Certainly in the 90s, a period that is often referred to as the EPA era, EPO was the favorite stimulant for many endurance athletes around the world. However, most people – despite having a global view of it – cannot tell you what EPA actually does. That is something we are going to change in this piece.
Why do athletes use EPO?
When it comes to performance in top sport, many athletes are willing to go very far to have a physical advantage over the competition. In the first instance you can think of the most modern training methods, top sports facilities, altitude training, innovations in the field of nutrition, sports psychologists, recovery methods – all to realize a complete package that enables their bodies to deliver the best possible performance.
Top athletes are often extreme winners and willing to enter a gray area if they think they can take advantage of it. Many practices are then seen as controversial and are therefore banned by sports associations. One of those practices is a phenomenon that we know best under the collective name of blood doping. This is aimed at supplying the muscles with more oxygen, something that certainly provides a major advantage in the world of endurance sports.
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What exactly is blood doping?
Blood doping is a method to improve athletic performance by artificially increasing the number of red blood cells in an athlete’s body. Because red blood cells transport oxygen to the muscles, a higher number of red blood cells can significantly improve the aerobic capacity of an athlete and delay fatigue.
Athletes who were looking for a way to increase the number of red blood cells started to keep their own blood, to add it later (or the blood of someone with the same blood type) so that the total of red blood cells got higher
This practice is prohibited in all professional sports, due to the unnatural nature of this method. Because you get a substantial athletic advantage over someone who does not do this and therefore this is considered unfair, making it prohibited.
What does this have to do with EPO
EPO – an abbreviation for Erythropoietin – is a synthetic variant of a hormone that is naturally produced in the body. This hormone is mainly produced in the kidneys and stimulates the production of red blood cells. However, if you produce this hormone yourself, you can also add it to the blood artificially.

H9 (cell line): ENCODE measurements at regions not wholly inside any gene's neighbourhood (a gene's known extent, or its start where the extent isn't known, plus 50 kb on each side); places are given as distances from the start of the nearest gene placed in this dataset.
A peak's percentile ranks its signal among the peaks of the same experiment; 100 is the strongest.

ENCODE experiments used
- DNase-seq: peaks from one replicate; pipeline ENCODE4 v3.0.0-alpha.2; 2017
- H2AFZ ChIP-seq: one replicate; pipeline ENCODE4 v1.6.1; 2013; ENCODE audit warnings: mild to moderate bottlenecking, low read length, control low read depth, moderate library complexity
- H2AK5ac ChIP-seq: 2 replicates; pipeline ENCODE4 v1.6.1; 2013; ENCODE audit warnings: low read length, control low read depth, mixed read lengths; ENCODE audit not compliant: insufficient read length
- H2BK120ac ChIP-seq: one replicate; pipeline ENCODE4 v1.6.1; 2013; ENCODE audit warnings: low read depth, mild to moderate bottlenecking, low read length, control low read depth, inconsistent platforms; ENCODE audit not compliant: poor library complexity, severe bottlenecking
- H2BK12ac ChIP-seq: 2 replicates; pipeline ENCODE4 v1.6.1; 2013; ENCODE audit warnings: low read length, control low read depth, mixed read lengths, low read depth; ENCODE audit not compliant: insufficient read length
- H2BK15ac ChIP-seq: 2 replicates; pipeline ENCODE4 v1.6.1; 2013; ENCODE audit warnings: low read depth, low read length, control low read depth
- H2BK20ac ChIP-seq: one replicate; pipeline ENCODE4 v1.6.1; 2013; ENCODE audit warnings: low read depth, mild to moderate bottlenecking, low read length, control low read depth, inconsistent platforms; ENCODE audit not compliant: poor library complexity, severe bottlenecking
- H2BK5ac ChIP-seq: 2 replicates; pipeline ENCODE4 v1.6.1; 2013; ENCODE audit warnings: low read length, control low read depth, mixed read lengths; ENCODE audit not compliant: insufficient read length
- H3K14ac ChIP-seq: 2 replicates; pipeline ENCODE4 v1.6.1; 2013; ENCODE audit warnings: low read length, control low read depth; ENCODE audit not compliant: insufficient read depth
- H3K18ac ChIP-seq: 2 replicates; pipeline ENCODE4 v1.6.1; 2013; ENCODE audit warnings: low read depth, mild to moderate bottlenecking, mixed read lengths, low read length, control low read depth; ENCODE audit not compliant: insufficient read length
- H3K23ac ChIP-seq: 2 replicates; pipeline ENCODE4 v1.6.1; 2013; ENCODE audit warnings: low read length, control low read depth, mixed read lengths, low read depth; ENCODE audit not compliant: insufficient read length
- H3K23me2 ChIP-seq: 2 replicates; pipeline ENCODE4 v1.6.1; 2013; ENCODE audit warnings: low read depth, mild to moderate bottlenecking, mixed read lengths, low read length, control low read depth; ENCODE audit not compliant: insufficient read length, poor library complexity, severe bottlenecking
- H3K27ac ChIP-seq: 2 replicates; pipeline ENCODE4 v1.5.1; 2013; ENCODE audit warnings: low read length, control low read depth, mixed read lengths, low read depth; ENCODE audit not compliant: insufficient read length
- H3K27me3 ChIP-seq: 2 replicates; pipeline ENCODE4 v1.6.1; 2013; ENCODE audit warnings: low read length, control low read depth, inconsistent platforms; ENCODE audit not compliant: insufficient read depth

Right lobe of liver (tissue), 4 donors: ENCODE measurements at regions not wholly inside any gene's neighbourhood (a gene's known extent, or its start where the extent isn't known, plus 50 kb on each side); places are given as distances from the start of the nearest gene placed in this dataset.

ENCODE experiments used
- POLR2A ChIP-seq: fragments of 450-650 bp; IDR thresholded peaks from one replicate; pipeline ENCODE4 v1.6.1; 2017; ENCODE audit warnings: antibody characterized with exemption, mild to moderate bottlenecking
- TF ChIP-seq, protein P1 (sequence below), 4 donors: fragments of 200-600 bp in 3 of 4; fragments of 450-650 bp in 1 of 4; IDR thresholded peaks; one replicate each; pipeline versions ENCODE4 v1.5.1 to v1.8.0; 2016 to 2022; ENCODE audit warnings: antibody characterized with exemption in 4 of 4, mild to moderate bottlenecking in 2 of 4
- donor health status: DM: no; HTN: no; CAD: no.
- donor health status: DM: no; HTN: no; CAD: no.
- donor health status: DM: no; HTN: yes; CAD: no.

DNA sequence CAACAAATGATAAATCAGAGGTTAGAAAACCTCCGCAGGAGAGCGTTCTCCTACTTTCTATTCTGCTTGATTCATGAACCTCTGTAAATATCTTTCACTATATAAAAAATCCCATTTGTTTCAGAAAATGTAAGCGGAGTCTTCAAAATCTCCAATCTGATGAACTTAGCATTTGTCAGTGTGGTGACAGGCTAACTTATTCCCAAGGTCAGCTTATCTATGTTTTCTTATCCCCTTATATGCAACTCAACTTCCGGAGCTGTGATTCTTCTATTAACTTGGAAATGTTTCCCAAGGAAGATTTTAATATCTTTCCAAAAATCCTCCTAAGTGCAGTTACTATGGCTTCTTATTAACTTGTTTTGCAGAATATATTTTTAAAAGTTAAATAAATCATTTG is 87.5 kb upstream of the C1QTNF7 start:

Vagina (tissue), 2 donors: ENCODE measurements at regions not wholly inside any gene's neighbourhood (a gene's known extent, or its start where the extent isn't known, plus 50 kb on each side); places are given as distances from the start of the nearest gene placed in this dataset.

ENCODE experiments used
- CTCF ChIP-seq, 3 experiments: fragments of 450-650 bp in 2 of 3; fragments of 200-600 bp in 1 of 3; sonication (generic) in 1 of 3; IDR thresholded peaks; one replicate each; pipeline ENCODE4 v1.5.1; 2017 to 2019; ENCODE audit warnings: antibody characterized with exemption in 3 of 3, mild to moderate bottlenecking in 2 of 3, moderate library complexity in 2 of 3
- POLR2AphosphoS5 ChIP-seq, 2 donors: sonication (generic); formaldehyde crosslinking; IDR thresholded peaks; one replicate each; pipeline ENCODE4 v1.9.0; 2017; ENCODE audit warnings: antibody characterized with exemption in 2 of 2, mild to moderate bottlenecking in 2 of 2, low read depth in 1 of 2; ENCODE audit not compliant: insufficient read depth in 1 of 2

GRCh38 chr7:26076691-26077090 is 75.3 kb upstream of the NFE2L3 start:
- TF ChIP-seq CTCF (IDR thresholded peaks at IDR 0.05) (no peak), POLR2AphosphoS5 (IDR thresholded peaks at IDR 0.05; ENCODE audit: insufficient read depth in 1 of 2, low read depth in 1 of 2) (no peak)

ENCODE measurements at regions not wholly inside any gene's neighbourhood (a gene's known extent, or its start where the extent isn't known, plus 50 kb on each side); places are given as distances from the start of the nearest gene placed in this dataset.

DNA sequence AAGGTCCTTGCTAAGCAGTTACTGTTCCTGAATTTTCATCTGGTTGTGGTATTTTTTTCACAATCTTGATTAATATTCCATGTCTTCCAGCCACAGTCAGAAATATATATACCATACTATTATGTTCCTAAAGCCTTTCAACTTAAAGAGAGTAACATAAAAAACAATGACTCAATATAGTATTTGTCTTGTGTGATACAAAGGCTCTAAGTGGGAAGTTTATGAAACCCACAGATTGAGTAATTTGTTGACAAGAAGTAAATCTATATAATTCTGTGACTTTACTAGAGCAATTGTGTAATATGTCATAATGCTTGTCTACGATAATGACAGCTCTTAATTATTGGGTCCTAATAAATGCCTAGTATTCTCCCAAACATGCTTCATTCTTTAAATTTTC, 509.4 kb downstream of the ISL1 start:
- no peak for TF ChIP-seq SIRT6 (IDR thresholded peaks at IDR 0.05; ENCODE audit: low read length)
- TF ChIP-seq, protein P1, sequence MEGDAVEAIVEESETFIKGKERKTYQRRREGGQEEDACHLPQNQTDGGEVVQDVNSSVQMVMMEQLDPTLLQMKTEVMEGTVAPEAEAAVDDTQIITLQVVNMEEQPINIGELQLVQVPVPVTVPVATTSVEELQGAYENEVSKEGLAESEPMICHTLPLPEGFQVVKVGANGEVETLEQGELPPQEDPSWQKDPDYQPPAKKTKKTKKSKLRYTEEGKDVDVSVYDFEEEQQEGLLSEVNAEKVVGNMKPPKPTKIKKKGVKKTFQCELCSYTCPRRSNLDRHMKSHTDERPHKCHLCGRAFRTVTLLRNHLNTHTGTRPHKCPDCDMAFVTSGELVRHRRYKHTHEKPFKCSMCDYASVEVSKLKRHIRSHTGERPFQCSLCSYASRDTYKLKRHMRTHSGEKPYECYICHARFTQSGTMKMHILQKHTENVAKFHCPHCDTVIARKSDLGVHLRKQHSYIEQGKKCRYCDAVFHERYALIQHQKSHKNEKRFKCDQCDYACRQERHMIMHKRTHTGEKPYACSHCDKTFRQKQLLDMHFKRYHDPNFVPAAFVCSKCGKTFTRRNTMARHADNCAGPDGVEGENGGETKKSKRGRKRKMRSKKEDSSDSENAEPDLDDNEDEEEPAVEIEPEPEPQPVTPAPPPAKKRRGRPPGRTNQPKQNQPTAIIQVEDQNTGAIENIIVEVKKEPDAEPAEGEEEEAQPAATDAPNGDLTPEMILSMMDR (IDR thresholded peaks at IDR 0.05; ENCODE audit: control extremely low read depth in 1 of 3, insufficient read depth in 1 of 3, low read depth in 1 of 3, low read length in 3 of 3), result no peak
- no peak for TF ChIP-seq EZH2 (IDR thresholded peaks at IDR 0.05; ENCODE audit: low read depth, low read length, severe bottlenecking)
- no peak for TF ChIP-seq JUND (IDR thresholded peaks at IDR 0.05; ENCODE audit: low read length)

Athletic benefits of EPO
Since EPO ensures that more blood and more red blood cells are produced in your body, the muscles can be supplied with more oxygen and for that reason they will acidify less quickly (a situation where there is more lactic acid than oxygen in a muscle) than with a person who has not used an EPA.
Moreover, it also has an additional advantage if competitions take place under warm conditions. This is because the body can cool itself by transporting more blood to the surface of the body, where it cools more easily than blood that is deeper in the body.
Blood that is transported to the surface of the body can no longer act as an oxygen transporter to the muscles. However, because a user of EPO has more red blood cells, the oxygen transport simply continues, so that acidification will occur less quickly.
A user also has more water in his body than a non-user, since for a large part blood consists of water. So if you use EPO you acidify less quickly, dry out less quickly and you suffer less from warm weather conditions. A huge advantage over the competition.
Why is it so dangerous then?
Since there is considerably more red blood cells in the blood of an EPO user, the blood becomes a lot thicker. If blood gets thicker, it will be difficult to get through thinner veins. This can have very serious consequences for your health in the form of a heart attack or a stroke. This situation has also occurred several times, both in professional and amateur sports.
When the weather is warm, an EPO user has the advantage of a smaller chance of dehydration, as indicated earlier. However, this entails a great risk: if the person in question starts to sweat a lot, his blood automatically becomes even thicker, which only increases the chance of a heart attack or stroke.
Why was this so difficult to detect?
For years, especially in the 90s, there has been no suitable method to prove the use of EPO. What they did was take a so-called “health test” (hematocrit value). This means that your blood cannot consist of more than 50% red blood cells, since the risk of a heart attack or stroke is too high at that time.
Which sports is this product suitable for?
Actually for all sports where your endurance (cardio) plays a major role. That does not only have to be cycling. You can also think of martial arts, athletics and marathon running. Basically everything that requires a long-term effort.
For example, it makes no sense to use EPO as a weight lifter or sprinter, since that is an explosion where you have no advantage if you have more endurance because you have more red blood cells.
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